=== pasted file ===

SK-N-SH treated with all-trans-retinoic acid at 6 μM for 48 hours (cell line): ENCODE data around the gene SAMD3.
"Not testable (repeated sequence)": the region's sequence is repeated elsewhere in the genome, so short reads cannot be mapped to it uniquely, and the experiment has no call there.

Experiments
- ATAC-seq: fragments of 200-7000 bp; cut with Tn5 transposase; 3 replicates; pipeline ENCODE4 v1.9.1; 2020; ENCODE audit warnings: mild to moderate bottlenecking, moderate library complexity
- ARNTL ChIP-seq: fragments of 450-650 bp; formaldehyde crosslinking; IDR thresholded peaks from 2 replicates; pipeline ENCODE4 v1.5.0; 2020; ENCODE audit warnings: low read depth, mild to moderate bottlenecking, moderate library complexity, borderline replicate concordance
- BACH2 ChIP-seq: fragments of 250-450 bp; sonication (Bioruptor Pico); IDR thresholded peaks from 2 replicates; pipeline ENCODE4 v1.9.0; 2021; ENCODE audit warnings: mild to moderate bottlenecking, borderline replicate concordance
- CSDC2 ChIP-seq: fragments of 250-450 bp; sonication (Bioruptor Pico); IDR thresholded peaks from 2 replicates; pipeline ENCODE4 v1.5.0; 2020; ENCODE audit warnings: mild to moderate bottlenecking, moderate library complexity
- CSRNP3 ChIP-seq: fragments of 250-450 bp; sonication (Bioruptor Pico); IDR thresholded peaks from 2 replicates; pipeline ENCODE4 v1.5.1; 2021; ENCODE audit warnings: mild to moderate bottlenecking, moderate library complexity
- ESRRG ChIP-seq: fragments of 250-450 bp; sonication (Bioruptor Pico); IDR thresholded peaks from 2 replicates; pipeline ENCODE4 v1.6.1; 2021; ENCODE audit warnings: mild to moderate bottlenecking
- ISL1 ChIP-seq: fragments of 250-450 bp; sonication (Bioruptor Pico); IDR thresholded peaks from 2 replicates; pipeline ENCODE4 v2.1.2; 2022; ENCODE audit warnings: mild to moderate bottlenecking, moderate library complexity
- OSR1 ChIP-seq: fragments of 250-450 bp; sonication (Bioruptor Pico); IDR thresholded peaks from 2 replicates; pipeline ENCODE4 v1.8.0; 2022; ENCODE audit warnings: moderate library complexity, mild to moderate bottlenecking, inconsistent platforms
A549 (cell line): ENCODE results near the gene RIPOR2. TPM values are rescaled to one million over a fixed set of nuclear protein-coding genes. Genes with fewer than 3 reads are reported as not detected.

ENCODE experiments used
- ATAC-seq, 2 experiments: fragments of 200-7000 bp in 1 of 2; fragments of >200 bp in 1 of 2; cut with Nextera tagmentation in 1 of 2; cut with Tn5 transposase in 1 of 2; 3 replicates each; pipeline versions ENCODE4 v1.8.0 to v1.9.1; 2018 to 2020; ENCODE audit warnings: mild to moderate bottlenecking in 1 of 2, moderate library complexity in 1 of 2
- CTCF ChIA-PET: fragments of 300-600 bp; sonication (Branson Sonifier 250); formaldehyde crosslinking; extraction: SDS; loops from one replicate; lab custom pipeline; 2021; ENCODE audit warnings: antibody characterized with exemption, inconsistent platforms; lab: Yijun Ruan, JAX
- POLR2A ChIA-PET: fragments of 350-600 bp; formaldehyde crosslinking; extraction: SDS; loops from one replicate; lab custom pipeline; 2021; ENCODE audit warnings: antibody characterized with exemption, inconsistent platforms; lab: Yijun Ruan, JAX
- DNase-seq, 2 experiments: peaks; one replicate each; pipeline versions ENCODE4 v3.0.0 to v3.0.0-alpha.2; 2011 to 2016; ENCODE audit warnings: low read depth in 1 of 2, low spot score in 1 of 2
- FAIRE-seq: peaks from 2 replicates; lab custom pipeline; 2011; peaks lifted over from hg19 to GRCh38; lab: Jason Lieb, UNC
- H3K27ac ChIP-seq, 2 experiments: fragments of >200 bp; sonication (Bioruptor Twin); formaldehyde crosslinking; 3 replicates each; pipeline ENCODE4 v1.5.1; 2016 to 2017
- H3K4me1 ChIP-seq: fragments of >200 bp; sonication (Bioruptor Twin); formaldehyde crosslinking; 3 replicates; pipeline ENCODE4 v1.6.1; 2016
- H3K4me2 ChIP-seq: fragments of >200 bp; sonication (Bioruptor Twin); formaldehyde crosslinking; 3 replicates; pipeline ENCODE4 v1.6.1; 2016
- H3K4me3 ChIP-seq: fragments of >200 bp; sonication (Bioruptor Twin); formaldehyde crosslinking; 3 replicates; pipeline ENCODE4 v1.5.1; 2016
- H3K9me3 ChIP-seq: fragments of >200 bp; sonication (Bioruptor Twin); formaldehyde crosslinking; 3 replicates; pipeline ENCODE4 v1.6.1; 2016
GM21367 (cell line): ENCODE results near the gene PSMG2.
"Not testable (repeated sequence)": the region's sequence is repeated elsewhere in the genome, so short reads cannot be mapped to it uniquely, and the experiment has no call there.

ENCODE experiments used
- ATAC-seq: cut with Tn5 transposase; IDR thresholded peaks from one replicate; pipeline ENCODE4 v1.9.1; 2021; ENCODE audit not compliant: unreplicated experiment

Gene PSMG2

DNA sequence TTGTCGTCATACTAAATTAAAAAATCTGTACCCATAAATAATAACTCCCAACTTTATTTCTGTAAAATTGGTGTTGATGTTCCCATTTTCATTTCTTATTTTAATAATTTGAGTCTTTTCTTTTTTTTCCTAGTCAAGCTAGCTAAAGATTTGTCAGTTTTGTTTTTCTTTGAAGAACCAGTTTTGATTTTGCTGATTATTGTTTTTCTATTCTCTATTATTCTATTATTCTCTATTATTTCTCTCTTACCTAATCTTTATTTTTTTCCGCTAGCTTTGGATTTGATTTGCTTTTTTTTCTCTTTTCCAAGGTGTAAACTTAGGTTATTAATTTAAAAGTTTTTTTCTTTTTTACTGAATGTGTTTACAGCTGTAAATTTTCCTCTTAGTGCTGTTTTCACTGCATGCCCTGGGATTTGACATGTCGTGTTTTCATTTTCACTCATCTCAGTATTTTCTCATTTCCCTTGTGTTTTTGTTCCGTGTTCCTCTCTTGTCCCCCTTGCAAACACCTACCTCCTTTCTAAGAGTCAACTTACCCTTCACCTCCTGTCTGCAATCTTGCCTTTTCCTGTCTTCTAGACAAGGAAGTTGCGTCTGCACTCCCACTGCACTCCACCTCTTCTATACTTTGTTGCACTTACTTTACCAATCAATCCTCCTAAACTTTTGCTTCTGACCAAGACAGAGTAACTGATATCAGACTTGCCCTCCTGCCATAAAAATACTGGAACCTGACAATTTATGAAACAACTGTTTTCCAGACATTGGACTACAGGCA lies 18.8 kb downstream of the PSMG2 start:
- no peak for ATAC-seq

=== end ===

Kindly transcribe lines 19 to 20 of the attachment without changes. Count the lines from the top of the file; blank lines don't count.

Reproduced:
- H3K27ac ChIP-seq, 2 experiments: fragments of >200 bp; sonication (Bioruptor Twin); formaldehyde crosslinking; 3 replicates each; pipeline ENCODE4 v1.5.1; 2016 to 2017
- H3K4me1 ChIP-seq: fragments of >200 bp; sonication (Bioruptor Twin); formaldehyde crosslinking; 3 replicates; pipeline ENCODE4 v1.6.1; 2016